In a setback, Pakistan’s ruling coalition is 54 members short of impeaching President
ISLAMABAD: Pakistan’s new government is planning to impeach President Dr. Arif Alvi for not fulfilling his constitutional responsibilities ever since the ouster of former prime minister Imran Khan in a no-trust vote last week, a lawmaker of the ruling coalition said on Wednesday.
Shehbaz Sharif, a unanimous candidate of a ten-party opposition alliance, was elected as the country’s 23rd prime minister last Monday after the dismissal of Khan’s government.
The president did not administer oath to Sharif and his cabinet since he had taken a sick leave, making Senate Chairman Sadiq Sanjrani perform the constitutional duty.
The government believes the president’s evasion of his constitutional responsibilities can constitute a reasonable ground for his impeachment.
“The president is not performing his constitutional duties. Therefore, we have decided to impeach him,” Senator Afnan Ullah Khan of the ruling Pakistan Muslim League-Nawaz (PML-N) party told Arab News.
According to the constitution, the president may be removed from office on grounds of physical or mental incapacity or on a charge of violating the constitution or gross misconduct. However, the resolution against him needs to be passed by two-thirds of the total parliamentary membership.
There are 442 lawmakers in both houses of parliament. With 342-member National Assembly and 100-member Senate, the two-thirds of parliament comes to 295 lawmakers.
Khan said the coalition government had 176 and 65 lawmakers in the National Assembly and Senate, respectively, adding this took the total number to 241 in both houses which still kept it short of 54 members to impeach the president.
“We will have to make sustained effort to complete the required number,” he said, adding the ruling coalition would get support of about thirty dissident Pakistan Tehreek-e-Insaf (PTI) lawmakers.
“We may convince some PTI senators as well to be part of the impeachment,” he said while admitting that it would be a difficult task to achieve.
The undated photo shows Senator Afnan Ullah Khan of the ruling Pakistan Muslim League-Nawaz (PML-N). (Photo courtesy: Senate of Pakistan's website)
Khan hoped some PTI senators would support the move to impeach the president since the defection clause would not apply to them in this case.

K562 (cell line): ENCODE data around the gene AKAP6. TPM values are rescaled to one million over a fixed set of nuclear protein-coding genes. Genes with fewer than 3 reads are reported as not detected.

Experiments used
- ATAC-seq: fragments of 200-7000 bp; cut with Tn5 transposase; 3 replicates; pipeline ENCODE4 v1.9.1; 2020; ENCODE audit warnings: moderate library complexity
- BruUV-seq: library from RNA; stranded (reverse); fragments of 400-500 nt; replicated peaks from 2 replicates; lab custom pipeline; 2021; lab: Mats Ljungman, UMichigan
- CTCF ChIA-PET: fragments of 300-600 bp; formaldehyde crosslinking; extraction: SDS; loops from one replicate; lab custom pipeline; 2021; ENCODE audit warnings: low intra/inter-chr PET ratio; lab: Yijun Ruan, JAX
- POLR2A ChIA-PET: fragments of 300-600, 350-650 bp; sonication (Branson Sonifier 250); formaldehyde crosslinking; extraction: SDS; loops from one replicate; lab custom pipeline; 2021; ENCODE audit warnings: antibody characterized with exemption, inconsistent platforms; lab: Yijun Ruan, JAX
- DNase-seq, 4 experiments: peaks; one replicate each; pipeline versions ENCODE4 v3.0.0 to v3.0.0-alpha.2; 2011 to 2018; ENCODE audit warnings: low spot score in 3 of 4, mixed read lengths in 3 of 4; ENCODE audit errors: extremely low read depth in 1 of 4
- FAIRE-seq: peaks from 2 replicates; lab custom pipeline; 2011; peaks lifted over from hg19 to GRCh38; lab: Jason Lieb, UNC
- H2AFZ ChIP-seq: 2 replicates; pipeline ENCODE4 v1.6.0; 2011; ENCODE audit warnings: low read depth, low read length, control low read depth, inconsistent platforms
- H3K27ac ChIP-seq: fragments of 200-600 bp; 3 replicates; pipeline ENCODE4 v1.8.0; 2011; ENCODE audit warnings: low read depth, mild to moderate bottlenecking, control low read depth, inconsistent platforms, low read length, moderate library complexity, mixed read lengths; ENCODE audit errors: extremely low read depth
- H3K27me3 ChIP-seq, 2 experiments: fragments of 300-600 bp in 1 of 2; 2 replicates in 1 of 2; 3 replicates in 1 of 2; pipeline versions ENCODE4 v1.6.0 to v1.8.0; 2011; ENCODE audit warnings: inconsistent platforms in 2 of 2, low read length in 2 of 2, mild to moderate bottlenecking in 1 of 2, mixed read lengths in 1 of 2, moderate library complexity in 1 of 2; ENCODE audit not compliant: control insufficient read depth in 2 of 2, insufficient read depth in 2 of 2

According to the constitution, at least one-half of the total membership of either of the two houses of parliament can provide a written notice to the National Assembly speaker regarding their intention to remove the president along with the details of their charges against him.
The speaker will then be bound to process the notice within three days of its receipt and a copy of it will also be sent to the president.
The constitution says the speaker will summon the two houses to meet in a joint sitting within seven to fourteen days after receiving the notice.
The joint sitting may investigate the charges against the president who secures the right to be there and be represented during the proceedings.
“If, after consideration of the result of the investigation, if any, a resolution is passed at the joint sitting by the votes of not less than two-thirds of the total membership declaring that the President is unfit to hold the office due to incapacity or is guilty of violating the Constitution or of gross misconduct, the President shall cease to hold office immediately on the passing of the resolution,” says the constitution.
Legal experts say the president has the power to issue notifications related to different key appointments and return summaries to federal cabinet with objections for review before their approval, adding the government may find it necessary to remove him.
“If a coalition partner quits Shehbaz Sharif’s government for any reason, the president may ask the prime minister to take vote of confidence,” advocate Saad Rasool, who also hosts a TV talk show, told Arab News.
He said the prime minister had the authority to appoint officials in most cases, though he had to send summaries to the president for approval.
“If the president is from a different party, like in the case of Dr. Arif Alvi, he may create a lot of issues and in some cases constitutional crises for the sitting government,” he continued.
Rasool said the president could return a summary to the cabinet within 15 days and if the cabinet sent back the same summary again, the president would be bound to approve it.
“This period of twenty, twenty-five days becomes crucial in some cases,” he said while referring to the recent removal of Punjab Governor Omar Sarfaraz Cheema by the prime minister whom the president directed to continue with his responsibilities.